University of Leicester. (2014, August 6). Victims of war: How Gaza conflict will traumatize a generation of adolescents. ScienceDaily. Retrieved October 24, 2014 from www.sciencedaily.com/releases/2014/08/140806094834.htm
University of Leicester. "Victims of war: How Gaza conflict will traumatize a generation of adolescents." ScienceDaily. www.sciencedaily.com/releases/2014/08/140806094834.htm (accessed October 24, 2014).

Share This



More Science & Society News

Friday, October 24, 2014

Featured Research

from universities, journals, and other organizations


Featured Videos

from AP, Reuters, AFP, and other news services

Ebola Fears Keep Guinea Hospitals Empty

Ebola Fears Keep Guinea Hospitals Empty

AP (Oct. 23, 2014) Fears of Ebola are keeping doctors and patients alike away from hospitals in the West African nation of Guinea. (Oct. 23) Video provided by AP
Powered by NewsLook.com
Despite Rising Death Toll, Many Survive Ebola

Despite Rising Death Toll, Many Survive Ebola

AP (Oct. 23, 2014) The family of a Dallas nurse infected with Ebola in the US says doctors can no longer detect the virus in her. Despite the mounting death toll in West Africa, there are survivors there too. (Oct. 23) Video provided by AP
Powered by NewsLook.com
Academic Scandal Shocks UNC

Academic Scandal Shocks UNC

AP (Oct. 23, 2014) A scandal involving bogus classes and inflated grades at the University of North Carolina was bigger than previously reported, a new investigation found. (Oct. 23) Video provided by AP
Powered by NewsLook.com
Chameleon Camouflage to Give Tanks Cloaking Capabilities

Chameleon Camouflage to Give Tanks Cloaking Capabilities

Reuters - Innovations Video Online (Oct. 22, 2014) Inspired by the way a chameleon changes its colour to disguise itself; scientists in Poland want to replace traditional camouflage paint with thousands of electrochromic plates that will continuously change colour to blend with its surroundings. The first PL-01 concept tank prototype will be tested within a few years, with scientists predicting that a similar technology could even be woven into the fabric of a soldiers' clothing making them virtually invisible to the naked eye. Matthew Stock reports. Video provided by Reuters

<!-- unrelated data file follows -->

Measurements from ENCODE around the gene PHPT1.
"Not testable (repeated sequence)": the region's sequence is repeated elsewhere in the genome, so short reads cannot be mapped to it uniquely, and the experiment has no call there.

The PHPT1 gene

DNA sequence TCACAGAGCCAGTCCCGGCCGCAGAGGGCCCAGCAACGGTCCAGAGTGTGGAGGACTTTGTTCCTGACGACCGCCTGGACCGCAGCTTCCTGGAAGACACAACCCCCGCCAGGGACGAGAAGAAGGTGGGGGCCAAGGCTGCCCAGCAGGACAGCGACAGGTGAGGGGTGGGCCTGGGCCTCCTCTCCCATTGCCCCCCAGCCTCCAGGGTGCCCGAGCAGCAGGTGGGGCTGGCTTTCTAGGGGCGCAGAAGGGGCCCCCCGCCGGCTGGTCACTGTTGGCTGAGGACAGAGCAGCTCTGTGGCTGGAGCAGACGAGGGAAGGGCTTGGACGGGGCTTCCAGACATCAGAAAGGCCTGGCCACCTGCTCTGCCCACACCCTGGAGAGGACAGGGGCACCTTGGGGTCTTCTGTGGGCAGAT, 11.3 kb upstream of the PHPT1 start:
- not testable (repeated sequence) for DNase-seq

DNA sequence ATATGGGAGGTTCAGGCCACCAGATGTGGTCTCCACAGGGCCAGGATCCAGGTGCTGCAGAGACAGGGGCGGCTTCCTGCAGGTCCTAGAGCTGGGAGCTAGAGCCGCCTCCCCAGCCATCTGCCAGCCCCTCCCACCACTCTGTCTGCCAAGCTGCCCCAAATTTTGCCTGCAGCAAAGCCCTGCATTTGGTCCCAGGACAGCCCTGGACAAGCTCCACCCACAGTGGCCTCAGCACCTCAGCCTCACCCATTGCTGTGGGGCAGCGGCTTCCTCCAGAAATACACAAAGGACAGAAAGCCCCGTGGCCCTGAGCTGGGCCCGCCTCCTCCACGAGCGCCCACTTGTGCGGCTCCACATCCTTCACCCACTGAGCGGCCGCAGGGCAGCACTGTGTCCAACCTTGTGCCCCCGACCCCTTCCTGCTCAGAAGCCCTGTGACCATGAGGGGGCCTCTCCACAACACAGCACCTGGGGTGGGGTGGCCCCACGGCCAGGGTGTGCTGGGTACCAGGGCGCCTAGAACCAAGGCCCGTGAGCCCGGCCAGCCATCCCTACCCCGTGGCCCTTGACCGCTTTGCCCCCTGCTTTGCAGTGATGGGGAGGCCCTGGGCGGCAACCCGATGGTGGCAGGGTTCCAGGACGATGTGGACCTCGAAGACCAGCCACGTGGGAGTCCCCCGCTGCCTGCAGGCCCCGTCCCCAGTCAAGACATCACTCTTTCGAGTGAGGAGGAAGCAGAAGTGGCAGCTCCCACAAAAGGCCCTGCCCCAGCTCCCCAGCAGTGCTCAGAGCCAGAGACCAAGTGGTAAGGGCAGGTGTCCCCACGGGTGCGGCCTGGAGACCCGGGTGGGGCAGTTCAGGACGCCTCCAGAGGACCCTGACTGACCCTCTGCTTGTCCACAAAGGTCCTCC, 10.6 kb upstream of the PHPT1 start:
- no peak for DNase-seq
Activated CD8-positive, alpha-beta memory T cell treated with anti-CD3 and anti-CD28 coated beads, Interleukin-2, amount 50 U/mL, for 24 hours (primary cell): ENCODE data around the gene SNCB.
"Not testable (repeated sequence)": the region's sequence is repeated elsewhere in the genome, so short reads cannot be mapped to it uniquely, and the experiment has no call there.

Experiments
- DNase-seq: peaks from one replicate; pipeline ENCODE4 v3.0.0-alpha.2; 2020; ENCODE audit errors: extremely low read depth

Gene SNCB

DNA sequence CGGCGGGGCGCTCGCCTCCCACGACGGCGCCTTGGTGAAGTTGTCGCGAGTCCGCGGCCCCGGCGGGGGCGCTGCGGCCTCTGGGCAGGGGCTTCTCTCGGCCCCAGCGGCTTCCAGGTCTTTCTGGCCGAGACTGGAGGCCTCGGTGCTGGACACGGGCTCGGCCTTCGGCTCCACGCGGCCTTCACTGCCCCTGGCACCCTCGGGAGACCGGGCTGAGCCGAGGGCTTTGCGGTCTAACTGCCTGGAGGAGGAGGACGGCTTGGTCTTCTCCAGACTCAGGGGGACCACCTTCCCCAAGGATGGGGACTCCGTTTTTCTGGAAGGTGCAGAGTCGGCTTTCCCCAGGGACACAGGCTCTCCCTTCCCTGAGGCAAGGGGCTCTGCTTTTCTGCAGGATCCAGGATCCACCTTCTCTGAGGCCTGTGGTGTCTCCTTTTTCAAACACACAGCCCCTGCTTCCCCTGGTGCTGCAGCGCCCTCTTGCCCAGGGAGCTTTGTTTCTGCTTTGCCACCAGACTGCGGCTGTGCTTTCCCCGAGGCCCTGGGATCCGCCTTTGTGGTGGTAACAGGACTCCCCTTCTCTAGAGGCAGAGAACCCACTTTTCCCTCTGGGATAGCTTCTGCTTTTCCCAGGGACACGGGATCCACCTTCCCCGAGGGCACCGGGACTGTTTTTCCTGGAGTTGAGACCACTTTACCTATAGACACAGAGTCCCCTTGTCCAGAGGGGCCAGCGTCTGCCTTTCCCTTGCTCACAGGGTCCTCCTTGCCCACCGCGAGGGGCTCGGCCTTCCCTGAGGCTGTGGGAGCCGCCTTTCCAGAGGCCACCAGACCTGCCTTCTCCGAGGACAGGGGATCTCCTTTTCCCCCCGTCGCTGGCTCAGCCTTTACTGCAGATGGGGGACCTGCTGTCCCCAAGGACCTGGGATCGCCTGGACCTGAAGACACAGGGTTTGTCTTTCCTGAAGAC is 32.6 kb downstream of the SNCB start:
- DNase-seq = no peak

Powered by NewsLook.com

Search ScienceDaily

Number of stories in archives: 140,361

Find with keyword(s):
Enter a keyword or phrase to search ScienceDaily for related topics and research stories.

Save/Print:
Share:

Breaking News:

Strange & Offbeat Stories


Science & Society

Business & Industry

Education & Learning

In Other News

... from NewsDaily.com

Science News

Health News

Environment News

Technology News



Save/Print:
Share:

Free Subscriptions


Get the latest science news with ScienceDaily's free email newsletters, updated daily and weekly. Or view hourly updated newsfeeds in your RSS reader:

Get Social & Mobile


Keep up to date with the latest news from ScienceDaily via social networks and mobile apps:

Have Feedback?


Tell us what you think of ScienceDaily -- we welcome both positive and negative comments. Have any problems using the site? Questions?
Mobile: iPhone Android Web
Follow: Facebook Twitter Google+
Subscribe: RSS Feeds Email Newsletters
Latest Headlines Health & Medicine Mind & Brain Space & Time Matter & Energy Computers & Math Plants & Animals Earth & Climate Fossils & Ruins